Policies in Domain Name Transfers

Before registering a domain name you must read the transfer policies and documents regarding your purchase. If you are unhappy with a registration company and want to change provider, you need to know you can keep your domain name. Some registrars make it difficult to transfer your domain name unless it is stated as an option in their transfer policy. So read the terms of purchase first to make sure you’re happy with your company before you buy.

Register the Domain to Yourself

It sounds obvious, but make sure the domain name is registered to you. Don’t buy into a third party registration or allow the site to say the domain name belongs to your hosting website. The domain name for your website needs to be registered to your name so you have ownership and control over the site.

Domain Names through Web Hosting

You’ll have to choose a hosting company for your website and it may offer domain name registration. Registering through your hosting company could save you money on the domain name especially because hosting companies often offer one free with your hosting package. If you already have a domain name, most web hosting companies will transfer it either free of charge or for a small fee. Just remember to check those transfer policies!
Starting out with any new website can be an overwhelming experience, with decisions to be made around every corner. An initial and integral choice will be the kind of hosting you opt for. Top 10 Best Website Hosts  can help you choose a company to provide your hosting. From there, you may be faced with the choice of a server type, which can be confusing to say the least.

Comparing Web Hosting Options

We’ve broken it down for you, and compared the features of three main options, so you can make sure you’re getting exactly what you need.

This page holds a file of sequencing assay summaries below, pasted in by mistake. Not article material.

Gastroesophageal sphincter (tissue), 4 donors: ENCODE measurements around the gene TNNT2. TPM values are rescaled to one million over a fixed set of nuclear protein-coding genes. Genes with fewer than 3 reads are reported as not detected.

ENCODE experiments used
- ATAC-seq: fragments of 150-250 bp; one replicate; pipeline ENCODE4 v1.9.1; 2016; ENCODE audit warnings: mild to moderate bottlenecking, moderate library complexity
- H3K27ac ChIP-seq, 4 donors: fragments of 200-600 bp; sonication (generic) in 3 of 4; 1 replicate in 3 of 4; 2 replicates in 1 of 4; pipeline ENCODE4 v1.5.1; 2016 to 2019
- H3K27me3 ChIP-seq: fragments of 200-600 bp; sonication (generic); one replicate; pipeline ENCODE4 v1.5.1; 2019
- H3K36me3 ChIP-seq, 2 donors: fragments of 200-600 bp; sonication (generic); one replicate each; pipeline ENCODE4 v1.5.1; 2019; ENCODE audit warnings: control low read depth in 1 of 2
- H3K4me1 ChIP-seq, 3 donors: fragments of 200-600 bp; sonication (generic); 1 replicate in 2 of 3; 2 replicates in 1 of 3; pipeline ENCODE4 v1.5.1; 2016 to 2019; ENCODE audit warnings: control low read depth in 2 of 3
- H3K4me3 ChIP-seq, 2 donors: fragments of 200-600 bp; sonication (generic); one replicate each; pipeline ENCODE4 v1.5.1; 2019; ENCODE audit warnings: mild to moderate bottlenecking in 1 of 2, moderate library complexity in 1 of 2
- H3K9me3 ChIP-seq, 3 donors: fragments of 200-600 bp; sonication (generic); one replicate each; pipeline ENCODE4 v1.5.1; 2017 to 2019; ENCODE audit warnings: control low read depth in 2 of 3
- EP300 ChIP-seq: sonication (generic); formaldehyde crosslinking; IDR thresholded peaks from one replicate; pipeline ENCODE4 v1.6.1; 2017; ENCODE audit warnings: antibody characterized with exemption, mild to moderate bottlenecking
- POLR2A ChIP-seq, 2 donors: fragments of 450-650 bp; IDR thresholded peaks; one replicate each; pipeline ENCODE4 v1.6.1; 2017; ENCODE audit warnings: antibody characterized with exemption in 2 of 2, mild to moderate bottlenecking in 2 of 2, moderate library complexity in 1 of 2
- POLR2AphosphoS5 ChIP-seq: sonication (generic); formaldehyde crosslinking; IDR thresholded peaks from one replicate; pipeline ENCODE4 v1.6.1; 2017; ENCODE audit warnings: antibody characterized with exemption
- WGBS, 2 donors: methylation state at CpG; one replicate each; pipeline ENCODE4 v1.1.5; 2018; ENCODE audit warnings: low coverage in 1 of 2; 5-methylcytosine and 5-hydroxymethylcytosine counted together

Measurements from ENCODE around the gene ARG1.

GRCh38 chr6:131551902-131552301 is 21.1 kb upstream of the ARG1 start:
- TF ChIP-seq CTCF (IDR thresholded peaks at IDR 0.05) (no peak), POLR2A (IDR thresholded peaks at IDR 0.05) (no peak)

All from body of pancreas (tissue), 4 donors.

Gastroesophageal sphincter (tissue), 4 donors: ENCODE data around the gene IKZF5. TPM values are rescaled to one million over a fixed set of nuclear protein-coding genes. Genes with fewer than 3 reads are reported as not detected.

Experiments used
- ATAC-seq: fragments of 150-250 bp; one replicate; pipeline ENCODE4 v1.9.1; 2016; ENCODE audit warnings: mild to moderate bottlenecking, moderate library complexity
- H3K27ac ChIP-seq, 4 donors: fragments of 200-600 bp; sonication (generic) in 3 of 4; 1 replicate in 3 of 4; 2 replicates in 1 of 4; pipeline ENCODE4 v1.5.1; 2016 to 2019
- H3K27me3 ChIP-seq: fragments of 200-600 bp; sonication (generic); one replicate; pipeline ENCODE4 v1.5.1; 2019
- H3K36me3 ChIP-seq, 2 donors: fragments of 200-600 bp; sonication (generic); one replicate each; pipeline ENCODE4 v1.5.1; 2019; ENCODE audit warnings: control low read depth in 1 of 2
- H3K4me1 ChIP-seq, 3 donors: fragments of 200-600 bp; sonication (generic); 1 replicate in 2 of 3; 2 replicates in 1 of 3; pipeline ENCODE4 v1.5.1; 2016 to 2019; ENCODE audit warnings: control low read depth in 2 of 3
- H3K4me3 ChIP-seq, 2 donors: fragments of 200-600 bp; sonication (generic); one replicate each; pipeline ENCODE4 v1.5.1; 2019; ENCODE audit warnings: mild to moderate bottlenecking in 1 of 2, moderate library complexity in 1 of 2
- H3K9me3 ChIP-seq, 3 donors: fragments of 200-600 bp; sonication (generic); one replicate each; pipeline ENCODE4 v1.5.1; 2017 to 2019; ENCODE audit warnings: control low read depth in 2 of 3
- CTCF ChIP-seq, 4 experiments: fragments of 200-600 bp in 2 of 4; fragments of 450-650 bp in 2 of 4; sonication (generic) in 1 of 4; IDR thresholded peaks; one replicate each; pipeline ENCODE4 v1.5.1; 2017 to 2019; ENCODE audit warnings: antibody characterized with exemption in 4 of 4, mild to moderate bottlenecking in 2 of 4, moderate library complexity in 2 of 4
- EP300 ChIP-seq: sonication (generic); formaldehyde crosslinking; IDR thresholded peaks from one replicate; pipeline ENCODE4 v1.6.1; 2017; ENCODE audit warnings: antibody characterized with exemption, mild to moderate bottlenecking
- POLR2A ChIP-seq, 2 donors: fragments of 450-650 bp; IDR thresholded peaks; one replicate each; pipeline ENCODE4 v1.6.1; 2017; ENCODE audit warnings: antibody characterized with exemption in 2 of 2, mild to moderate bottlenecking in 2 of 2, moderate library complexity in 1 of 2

Is Shared Hosting the right choice for me?

A shared server is the most commonly chosen type of hosting platform, and is the right choice if you are looking to launch a personal website, a blog or a small business website. It is simple to set up, the cheapest type of hosting, and there is generally no technical knowledge needed, as the server maintenance will be managed for you throughout. Remember however, you will be sharing your server and its resources with other customers that your hosting provider supports, which include not just bandwidth, but also RAM and CPU. Without a dedicated IP address, the performance of your website is directly affected by other users, and you have no control whatsoever if there is a problem or the website goes down. Additionally, a shared hosting provider will not let you configure your website outside of its own limited parameters; there is no room for customization.

Bottom Line: Shared Hosting offers less customizability, less security, and less room for growth, but is a cost-effective and efficient way to get up and running.

I need more control over my website, should I choose a Dedicated Server?